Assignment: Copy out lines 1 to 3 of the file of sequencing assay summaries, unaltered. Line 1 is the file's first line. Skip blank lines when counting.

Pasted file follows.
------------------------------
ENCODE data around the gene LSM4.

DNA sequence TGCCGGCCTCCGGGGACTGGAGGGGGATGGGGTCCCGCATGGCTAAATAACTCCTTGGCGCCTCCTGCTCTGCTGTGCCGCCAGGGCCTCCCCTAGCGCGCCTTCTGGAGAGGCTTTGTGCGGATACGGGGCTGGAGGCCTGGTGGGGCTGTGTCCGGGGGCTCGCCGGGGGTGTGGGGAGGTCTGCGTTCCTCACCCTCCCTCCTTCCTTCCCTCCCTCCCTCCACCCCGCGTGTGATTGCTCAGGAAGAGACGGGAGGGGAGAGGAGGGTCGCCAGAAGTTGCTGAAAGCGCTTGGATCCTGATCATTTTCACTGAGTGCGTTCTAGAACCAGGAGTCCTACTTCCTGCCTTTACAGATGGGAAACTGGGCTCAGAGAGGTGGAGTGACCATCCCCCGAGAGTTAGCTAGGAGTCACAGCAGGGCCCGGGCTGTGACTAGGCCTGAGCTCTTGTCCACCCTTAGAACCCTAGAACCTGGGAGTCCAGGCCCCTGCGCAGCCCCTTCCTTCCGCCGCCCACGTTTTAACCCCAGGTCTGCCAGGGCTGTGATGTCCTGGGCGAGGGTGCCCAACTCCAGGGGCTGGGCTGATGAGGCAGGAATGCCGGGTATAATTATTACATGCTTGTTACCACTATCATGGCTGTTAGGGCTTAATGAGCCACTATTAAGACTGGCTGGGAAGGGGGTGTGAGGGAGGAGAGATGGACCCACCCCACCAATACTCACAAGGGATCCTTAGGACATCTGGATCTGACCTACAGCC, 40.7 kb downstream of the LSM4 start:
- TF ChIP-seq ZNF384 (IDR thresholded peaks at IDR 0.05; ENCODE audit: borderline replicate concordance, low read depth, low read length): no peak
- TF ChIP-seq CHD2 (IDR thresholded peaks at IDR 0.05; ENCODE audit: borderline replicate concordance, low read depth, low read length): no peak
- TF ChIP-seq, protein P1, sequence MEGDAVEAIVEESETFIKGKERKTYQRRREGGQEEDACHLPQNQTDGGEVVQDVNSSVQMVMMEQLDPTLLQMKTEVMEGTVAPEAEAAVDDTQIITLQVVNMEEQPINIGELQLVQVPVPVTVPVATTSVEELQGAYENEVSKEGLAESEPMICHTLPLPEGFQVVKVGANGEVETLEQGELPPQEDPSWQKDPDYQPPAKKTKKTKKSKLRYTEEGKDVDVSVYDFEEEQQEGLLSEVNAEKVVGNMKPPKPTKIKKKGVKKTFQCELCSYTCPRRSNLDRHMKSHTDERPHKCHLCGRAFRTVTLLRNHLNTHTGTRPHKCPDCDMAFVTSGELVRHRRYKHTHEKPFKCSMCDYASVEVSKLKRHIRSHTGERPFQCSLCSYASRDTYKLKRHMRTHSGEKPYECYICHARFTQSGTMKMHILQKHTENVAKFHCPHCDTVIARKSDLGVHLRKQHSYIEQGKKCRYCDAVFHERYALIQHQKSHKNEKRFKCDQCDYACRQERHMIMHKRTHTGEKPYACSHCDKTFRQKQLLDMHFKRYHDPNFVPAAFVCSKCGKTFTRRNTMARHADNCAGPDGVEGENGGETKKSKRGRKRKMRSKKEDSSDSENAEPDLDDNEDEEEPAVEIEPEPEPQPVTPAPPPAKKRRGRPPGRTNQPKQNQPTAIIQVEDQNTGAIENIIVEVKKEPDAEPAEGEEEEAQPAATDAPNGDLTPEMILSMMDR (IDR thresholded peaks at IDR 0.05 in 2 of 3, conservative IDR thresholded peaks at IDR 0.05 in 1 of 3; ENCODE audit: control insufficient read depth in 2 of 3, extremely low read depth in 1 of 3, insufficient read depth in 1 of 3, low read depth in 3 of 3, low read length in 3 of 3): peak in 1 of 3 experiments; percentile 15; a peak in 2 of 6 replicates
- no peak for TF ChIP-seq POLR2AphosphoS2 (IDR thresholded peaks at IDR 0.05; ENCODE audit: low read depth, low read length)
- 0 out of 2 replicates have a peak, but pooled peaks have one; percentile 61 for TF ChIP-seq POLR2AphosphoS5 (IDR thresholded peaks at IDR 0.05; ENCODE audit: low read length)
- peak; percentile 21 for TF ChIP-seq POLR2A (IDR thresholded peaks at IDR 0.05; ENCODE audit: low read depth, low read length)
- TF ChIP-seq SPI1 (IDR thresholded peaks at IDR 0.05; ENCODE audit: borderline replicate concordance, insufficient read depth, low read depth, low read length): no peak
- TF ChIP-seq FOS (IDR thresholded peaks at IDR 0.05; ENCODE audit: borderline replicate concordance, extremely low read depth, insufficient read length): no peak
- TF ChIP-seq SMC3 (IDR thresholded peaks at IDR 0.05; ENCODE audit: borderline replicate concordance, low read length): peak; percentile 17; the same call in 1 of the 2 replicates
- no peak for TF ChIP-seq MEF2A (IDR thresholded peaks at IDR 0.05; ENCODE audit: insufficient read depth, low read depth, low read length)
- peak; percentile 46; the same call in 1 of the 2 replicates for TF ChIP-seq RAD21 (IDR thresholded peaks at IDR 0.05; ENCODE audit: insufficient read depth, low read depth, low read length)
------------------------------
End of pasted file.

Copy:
ENCODE data around the gene LSM4.

DNA sequence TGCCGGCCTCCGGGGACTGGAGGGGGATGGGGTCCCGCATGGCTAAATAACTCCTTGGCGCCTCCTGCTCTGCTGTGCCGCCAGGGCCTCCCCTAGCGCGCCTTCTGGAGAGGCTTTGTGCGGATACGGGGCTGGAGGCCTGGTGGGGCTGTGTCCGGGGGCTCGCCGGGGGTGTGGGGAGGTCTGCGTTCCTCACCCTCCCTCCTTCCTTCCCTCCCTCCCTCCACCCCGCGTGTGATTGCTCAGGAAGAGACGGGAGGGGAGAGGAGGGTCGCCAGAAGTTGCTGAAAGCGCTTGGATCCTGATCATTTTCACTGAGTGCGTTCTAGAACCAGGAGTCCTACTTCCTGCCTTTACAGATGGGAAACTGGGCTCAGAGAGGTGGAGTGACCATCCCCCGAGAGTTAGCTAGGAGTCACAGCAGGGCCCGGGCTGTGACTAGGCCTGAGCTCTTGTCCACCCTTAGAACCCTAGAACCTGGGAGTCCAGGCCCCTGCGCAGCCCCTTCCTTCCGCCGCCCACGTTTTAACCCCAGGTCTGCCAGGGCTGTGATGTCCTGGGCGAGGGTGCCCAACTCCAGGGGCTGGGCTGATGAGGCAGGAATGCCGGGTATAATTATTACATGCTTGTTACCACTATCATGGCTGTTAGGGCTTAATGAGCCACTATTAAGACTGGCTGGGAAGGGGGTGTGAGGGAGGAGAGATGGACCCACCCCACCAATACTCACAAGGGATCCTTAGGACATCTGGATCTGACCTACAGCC, 40.7 kb downstream of the LSM4 start:
- TF ChIP-seq ZNF384 (IDR thresholded peaks at IDR 0.05; ENCODE audit: borderline replicate concordance, low read depth, low read length): no peak